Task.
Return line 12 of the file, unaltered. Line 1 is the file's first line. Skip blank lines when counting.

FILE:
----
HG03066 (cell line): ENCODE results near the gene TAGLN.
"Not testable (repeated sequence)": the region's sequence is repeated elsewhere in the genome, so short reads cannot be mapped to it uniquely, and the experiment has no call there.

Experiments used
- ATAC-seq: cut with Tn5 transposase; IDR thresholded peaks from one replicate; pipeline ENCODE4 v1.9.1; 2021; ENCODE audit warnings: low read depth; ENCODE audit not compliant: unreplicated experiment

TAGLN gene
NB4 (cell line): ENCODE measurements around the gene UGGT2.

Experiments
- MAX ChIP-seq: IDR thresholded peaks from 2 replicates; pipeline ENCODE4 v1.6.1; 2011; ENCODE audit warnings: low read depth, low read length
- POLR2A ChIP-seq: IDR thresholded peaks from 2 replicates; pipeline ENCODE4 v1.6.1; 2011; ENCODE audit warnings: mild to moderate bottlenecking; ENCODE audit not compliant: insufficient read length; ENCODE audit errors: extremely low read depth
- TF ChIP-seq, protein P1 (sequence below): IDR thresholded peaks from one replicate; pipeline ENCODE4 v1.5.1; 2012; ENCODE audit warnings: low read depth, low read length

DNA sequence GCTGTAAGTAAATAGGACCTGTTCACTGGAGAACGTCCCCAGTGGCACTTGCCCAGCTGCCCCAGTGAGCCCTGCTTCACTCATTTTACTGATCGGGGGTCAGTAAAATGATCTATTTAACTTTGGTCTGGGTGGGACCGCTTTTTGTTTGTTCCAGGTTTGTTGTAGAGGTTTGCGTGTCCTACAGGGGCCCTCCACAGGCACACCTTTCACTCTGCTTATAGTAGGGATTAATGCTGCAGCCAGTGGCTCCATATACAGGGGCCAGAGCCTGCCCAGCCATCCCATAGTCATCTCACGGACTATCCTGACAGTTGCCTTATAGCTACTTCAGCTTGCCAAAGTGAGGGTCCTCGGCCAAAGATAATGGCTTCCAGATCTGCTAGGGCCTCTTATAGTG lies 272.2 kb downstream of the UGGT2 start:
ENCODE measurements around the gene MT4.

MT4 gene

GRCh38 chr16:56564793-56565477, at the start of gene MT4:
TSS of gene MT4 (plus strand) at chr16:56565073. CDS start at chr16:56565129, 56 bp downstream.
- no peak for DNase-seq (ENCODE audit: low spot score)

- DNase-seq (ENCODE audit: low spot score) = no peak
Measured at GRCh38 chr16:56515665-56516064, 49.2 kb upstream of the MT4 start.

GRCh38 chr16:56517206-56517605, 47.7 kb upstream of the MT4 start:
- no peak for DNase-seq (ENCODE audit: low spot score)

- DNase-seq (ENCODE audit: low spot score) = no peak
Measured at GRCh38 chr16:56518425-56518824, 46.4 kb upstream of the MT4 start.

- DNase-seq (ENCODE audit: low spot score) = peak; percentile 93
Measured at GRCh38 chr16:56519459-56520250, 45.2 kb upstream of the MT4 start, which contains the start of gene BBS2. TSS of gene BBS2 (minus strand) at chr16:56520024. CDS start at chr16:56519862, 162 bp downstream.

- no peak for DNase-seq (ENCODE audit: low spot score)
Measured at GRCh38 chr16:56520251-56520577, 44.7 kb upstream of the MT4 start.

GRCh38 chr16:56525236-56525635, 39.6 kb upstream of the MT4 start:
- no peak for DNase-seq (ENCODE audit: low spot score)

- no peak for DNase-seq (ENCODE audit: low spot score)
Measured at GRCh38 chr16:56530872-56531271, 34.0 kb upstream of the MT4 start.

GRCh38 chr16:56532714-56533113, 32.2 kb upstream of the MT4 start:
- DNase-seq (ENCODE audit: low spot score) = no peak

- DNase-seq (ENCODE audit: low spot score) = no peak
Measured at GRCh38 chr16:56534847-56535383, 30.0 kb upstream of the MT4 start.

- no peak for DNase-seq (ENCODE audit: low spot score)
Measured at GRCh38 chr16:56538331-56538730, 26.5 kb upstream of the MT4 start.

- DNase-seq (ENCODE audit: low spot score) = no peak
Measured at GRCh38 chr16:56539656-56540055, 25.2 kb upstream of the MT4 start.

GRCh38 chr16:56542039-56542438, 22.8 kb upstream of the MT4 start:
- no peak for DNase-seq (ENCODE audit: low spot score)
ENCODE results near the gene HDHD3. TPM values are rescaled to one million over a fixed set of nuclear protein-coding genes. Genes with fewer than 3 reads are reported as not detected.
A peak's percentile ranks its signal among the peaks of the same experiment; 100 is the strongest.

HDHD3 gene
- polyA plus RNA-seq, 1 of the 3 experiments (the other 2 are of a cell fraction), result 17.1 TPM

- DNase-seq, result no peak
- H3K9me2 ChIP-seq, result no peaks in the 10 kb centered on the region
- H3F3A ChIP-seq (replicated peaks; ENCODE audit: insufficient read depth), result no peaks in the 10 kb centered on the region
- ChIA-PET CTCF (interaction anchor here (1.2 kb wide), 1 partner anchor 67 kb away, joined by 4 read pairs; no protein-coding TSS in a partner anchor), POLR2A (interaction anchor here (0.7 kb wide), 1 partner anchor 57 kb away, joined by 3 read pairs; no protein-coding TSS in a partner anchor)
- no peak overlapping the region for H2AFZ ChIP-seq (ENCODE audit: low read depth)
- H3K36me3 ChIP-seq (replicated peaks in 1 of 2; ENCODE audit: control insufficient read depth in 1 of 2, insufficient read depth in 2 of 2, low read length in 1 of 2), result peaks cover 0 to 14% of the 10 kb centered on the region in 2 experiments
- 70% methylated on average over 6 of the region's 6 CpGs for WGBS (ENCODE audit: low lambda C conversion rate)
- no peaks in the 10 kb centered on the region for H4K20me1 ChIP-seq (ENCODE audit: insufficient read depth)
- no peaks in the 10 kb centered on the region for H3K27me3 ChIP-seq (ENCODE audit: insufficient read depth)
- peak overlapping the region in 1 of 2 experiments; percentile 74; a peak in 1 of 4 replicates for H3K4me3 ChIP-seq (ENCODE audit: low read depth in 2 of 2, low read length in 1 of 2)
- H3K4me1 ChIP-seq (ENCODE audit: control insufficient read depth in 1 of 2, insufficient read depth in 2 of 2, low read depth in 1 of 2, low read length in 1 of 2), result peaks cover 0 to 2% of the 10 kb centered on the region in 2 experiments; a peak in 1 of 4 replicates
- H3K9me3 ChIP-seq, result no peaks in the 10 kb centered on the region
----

ENCODE measurements around the gene MT4.